This article is part of our Rising Star Portfolios series.

On the Messed-Up Expectations (MUE) Portfolio discussion board, we've been discussing different stocks that might or might not fit the MUE criteria. For instance, I laid out part of my research that led to the decision to buy Power-One a couple of weeks ago. So far, the outcome is good as the stock is up 5.2% since I bought it, but it's still too soon to tell. I'm looking for a longer-term win based on the company's ability to sell inverters into the green energy market.

I'm also open to stocks that other people like which might qualify as a MUE pick. For instance, poster VTDave suggested GameStop (NYSE: GME) as a potential MUE. And he could be right.

GameStop sells new and used video games and the units to play them on, such as Sony's PS3 and Microsoft's Xbox 360. It is agnostic as to what games it sells, happily selling Call of Duty: Black Ops, which launched early this month, alongside Epic Mickey, which launches tomorrow. It also sells via digital download, allowing gamers to download games straight to their PC, Playstation, Xbox, or Wii.

The Street's sentiment for this company is that it won't do well, as it will suffer from poor same-store sales, competitors, and growth in digital game downloads direct from publishers, which will replace everything.

Is that sentiment justified?

What I'm looking for are situations when everyone else has panicked, when they conclude that the company is not going to be able to do anything (or very much) going forward. For-ever. And that's the time to buy. Take advantage of everyone else's freaked-out psychology.

I wrote that in another post on the MUE Port discussion board and I think that might be the situation today with GameStop. While I'm not saying that the Street is panicked or freaking out, I do think they are too pessimistic about the company right now. Using the last available trailing-12-month (TTM) free cash flow number of $447 million, the market is currently pricing GameStop as if it will only be able to grow that by 1.1% annually for the next five years, then no more for the rest of time (at a 15% discount rate).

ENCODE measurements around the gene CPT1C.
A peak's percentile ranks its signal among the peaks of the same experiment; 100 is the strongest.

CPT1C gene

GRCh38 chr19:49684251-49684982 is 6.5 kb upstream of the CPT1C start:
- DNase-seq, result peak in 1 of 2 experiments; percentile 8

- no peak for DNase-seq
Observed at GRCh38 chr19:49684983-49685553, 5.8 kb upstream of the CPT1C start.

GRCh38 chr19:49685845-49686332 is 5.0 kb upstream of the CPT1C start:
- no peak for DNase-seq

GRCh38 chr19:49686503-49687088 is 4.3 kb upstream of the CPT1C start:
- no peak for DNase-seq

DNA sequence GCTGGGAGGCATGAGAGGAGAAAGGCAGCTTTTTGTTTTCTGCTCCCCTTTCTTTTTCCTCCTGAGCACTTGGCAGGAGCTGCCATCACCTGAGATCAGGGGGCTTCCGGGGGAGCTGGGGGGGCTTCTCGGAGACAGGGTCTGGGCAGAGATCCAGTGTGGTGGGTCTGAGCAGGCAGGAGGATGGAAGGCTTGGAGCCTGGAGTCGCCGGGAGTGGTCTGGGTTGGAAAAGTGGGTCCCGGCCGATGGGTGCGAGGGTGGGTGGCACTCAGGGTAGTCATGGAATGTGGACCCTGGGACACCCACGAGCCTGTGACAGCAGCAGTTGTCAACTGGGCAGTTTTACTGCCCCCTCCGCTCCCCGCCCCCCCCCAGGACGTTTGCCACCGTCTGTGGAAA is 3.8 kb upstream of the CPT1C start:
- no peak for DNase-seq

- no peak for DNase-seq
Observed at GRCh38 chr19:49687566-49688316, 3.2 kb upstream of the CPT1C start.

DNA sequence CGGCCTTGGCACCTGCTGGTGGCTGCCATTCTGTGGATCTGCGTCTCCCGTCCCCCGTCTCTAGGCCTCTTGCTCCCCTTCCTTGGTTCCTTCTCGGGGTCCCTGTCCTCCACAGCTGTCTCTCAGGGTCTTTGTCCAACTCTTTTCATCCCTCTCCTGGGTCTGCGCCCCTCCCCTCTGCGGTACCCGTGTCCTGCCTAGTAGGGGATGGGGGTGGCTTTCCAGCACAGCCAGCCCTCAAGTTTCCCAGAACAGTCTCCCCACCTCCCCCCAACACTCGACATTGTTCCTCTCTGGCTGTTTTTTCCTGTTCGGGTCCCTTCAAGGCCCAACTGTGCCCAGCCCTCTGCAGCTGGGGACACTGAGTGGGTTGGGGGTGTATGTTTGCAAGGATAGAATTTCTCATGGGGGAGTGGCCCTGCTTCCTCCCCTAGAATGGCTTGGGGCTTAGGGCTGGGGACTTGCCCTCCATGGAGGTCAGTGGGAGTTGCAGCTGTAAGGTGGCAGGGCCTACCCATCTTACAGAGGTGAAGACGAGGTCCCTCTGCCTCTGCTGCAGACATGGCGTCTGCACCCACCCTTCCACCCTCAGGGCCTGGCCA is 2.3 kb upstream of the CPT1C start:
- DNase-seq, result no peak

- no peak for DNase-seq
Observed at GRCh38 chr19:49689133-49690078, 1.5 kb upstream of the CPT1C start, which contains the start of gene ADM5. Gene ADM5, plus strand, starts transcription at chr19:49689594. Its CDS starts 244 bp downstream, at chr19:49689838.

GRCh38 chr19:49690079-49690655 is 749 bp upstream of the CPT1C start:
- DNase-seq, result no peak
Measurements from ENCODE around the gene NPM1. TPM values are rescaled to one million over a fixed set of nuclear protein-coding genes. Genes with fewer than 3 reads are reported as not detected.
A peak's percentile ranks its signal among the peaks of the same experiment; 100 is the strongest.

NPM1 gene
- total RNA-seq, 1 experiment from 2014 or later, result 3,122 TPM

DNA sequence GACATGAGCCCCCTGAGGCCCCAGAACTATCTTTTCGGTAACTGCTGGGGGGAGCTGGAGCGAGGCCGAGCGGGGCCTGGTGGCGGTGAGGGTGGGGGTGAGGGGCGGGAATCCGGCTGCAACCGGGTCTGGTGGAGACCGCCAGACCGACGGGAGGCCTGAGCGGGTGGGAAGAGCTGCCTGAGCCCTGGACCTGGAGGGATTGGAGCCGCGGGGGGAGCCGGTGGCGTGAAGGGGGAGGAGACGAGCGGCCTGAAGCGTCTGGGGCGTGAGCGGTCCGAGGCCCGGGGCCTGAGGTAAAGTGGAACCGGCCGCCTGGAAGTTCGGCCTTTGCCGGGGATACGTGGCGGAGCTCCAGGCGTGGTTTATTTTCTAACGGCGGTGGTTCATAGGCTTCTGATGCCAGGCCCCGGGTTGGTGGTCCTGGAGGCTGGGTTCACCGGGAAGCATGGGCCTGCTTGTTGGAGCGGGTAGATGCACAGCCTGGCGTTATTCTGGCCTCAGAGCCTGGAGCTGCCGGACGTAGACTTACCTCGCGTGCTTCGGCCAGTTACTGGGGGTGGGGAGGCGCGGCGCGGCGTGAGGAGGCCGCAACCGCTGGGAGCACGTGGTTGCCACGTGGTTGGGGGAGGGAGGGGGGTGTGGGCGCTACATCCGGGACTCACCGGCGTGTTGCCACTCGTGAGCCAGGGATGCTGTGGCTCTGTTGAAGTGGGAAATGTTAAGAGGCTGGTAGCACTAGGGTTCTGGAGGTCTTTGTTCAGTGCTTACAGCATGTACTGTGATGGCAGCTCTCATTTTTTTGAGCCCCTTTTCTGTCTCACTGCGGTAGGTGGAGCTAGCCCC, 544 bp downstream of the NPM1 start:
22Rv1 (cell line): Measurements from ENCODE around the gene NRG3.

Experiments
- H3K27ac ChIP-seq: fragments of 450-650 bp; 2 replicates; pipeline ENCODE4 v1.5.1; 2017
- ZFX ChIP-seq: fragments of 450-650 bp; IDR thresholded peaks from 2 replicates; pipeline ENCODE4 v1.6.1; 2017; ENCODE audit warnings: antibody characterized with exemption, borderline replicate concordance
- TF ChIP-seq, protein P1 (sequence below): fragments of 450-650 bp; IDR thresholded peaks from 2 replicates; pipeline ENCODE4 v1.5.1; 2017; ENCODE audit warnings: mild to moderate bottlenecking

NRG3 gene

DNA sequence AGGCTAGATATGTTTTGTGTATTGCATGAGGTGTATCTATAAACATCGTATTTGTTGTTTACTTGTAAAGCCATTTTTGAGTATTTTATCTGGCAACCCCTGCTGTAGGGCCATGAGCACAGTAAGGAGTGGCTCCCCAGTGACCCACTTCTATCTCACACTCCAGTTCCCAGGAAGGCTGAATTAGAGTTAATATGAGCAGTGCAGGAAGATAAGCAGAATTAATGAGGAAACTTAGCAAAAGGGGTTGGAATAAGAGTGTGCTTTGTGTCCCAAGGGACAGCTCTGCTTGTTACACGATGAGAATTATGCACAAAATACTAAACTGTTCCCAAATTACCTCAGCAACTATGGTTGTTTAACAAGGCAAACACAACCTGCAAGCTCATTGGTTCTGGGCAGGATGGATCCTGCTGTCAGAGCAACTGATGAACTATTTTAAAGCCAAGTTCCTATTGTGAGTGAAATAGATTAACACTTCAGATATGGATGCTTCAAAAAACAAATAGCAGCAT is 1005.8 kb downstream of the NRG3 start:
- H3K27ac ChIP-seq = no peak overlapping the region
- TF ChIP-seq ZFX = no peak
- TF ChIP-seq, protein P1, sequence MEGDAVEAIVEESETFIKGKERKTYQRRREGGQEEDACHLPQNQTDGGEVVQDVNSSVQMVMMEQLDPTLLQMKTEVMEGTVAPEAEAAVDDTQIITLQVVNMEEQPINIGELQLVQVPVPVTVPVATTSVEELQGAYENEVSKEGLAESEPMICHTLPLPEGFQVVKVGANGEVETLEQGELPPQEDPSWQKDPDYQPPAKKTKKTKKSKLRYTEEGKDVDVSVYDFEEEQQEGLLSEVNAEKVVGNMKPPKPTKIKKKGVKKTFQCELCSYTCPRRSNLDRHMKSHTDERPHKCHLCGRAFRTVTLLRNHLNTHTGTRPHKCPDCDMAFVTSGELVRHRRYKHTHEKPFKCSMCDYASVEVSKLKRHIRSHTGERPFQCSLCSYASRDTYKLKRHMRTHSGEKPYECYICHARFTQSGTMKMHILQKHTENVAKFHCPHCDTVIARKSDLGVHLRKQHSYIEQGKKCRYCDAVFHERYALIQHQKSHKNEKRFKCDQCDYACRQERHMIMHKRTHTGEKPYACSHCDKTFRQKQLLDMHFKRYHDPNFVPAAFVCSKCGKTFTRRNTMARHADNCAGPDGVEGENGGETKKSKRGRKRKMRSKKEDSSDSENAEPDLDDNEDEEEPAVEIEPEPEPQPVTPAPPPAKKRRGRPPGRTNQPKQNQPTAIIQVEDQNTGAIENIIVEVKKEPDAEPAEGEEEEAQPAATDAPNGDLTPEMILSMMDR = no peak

Now, the company hasn't yet filed the 10-Q for its latest quarter, so that FCF number is probably a bit low, which means that the expectations are a bit high. But it reported a pretty good third quarter, reporting a 5.3% same-store sales increase here in the U.S. and a bump up of 4.8% to net income -- both higher than analyst expectations. And, it increased its full-year guidance.

Plus, it has rolled out a pretty successful rewards program, generating loyal customers who spend more. Finally, during the conference call for last quarter, management said they see "no impact" from competitors such as Best Buy (NYSE: BBY) and Wal-Mart Stores (NYSE: WMT) on sales of used games.

What to watch
Two things. First, even though GameStop hasn't seen significant competition in its high-margin used game business, yet, that doesn't mean it won't. Wal-Mart and Best Buy could prove to be formidable competitors, though it could be argued that they are playing outside their areas of expertise. After all, Wal-Mart was supposed to crush Netflix back in the day, too.

Second, I'm keeping an eye on margins. In the last quarter, sales grew by 3.5%, but operating earnings increased only 2.8%. Further, for the last eight TTM periods, going back through the period ending Jan. 31, 2009, while gross margin has increased steadily from 25.8% to 27%, operating margin has actually fallen from 7.7% to 6.8%. This could certainly be contributing to the pessimism on this company. If this trend continues over the next two or three quarters, then I'd have to reconsider my decision.

Buy, but watch
The market is currently expecting very, very little out of GameStop. To a certain extent, that is justified given the recent recession, current unemployment situation, and the margin issue, but I think the market's overshot the mark on this one by expecting just 1.1% annual growth for only five years before grinding to a complete halt in growth. Add in the company's initiative to generate loyal, higher-spending customers, its digital sales ability, and a lack (so far) of significant used game competition, and I believe the market is handing us a MUE opportunity.

Therefore, the MUE Port will purchase about $340 worth of shares tomorrow, an initial 2% position. Depending on what happens with margins over the next couple of quarters, that position could either be increased to 4% or closed.

Would you buy GameStop today? Come tell me why or why not over on the MUE Port discussion board.

Best Buy, Microsoft, and Wal-Mart are Motley Fool Inside Value recommendations. Best Buy and Netflix are Stock Advisor picks. Wal-Mart is a Global Gains choice. Motley Fool Options has recommended buying calls on Best Buy, writing covered calls on GameStop, and a diagonal call position on Microsoft. The Fool owns shares of Best Buy, Microsoft, Power-One, and Wal-Mart. Try any of our Foolish newsletter services free for 30 days.

Fool analyst Jim Mueller owns shares of and is short puts on Netflix, owns shares of Power-One, and is a beneficial owner of Microsoft shares. He works for the Stock Advisor newsletter service. We Fools may not all hold the same opinions, but we all believe that considering a diverse range of insights makes us better investors. The Fool's disclosure policy woke up this morning with messed-up hair, but it's working on that.